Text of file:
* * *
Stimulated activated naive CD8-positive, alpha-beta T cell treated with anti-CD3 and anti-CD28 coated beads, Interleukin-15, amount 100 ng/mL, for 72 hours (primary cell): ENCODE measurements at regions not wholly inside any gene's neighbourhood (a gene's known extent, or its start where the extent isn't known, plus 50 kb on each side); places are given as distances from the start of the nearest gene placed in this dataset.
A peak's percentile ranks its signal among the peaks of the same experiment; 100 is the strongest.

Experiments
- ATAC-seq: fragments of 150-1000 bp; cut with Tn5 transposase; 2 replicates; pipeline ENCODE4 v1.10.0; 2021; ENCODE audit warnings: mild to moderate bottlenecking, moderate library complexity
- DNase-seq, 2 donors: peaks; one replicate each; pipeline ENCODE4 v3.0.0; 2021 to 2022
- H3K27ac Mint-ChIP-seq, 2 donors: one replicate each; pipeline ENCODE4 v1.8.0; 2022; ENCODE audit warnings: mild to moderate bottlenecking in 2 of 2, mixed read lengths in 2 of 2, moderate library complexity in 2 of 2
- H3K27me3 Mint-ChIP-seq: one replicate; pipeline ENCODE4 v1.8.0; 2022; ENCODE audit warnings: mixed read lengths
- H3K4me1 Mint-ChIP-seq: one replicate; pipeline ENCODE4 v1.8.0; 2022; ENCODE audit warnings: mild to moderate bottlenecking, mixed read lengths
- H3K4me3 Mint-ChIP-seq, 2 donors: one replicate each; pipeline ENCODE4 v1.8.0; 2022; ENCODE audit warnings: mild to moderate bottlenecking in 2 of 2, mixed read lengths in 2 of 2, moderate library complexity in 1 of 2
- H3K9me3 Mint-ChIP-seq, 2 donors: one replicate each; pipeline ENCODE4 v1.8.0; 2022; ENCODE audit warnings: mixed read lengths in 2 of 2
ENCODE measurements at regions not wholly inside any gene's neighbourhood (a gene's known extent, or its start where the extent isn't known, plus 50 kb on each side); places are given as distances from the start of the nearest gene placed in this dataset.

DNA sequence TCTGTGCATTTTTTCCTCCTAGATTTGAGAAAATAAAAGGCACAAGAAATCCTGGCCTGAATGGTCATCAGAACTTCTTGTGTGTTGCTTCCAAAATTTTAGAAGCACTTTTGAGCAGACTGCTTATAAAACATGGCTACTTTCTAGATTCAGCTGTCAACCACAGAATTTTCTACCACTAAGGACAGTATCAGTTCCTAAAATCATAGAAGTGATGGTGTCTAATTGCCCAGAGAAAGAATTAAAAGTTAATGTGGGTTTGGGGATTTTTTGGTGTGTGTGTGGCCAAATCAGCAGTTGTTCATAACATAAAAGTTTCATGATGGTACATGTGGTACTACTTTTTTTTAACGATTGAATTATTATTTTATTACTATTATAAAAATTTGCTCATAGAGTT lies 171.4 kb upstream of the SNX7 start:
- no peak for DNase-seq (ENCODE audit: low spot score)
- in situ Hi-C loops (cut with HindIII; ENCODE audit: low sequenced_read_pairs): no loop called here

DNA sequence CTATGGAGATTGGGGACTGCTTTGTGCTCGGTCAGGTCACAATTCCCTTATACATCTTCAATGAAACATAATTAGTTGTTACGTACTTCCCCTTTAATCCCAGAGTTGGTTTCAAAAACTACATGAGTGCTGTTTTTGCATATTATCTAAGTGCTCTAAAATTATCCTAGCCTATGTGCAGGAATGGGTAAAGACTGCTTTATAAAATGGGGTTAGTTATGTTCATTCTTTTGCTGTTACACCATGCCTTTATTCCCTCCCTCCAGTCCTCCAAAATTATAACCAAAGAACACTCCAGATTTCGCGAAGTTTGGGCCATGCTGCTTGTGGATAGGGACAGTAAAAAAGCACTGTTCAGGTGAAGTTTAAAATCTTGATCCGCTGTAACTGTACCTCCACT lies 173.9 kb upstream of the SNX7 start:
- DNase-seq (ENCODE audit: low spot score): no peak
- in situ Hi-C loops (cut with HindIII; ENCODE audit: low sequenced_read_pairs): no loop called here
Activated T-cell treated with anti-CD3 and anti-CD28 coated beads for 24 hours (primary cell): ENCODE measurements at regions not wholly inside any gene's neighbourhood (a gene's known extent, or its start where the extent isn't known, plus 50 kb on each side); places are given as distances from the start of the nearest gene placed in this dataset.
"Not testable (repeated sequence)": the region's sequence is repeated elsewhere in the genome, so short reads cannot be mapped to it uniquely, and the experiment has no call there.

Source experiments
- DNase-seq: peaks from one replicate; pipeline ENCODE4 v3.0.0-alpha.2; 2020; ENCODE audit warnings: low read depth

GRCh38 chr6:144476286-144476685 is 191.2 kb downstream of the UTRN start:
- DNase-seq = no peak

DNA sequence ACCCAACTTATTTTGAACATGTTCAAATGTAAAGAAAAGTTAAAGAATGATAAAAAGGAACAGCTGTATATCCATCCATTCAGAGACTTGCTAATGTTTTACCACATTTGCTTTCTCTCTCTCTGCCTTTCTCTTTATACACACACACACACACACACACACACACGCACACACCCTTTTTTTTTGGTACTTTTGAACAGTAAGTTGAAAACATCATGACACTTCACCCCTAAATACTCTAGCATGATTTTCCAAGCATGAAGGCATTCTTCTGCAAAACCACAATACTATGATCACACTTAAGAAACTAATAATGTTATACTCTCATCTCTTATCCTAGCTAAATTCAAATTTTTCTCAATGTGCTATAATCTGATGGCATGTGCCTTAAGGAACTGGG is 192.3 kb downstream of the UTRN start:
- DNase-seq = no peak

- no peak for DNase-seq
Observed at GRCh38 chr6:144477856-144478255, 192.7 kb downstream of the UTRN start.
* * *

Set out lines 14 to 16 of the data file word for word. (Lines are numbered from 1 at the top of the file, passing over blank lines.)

- in situ Hi-C loops (cut with HindIII; ENCODE audit: low sequenced_read_pairs): no loop called here

DNA sequence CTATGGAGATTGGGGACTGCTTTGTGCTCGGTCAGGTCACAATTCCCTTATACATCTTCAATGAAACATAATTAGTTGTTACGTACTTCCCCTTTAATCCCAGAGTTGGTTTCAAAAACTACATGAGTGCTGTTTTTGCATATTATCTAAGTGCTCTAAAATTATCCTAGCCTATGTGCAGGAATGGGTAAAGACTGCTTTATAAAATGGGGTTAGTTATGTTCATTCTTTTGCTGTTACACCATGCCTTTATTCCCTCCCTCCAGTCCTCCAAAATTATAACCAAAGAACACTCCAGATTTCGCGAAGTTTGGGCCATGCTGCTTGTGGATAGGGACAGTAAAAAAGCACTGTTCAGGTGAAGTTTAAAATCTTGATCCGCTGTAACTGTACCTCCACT lies 173.9 kb upstream of the SNX7 start:
- DNase-seq (ENCODE audit: low spot score): no peak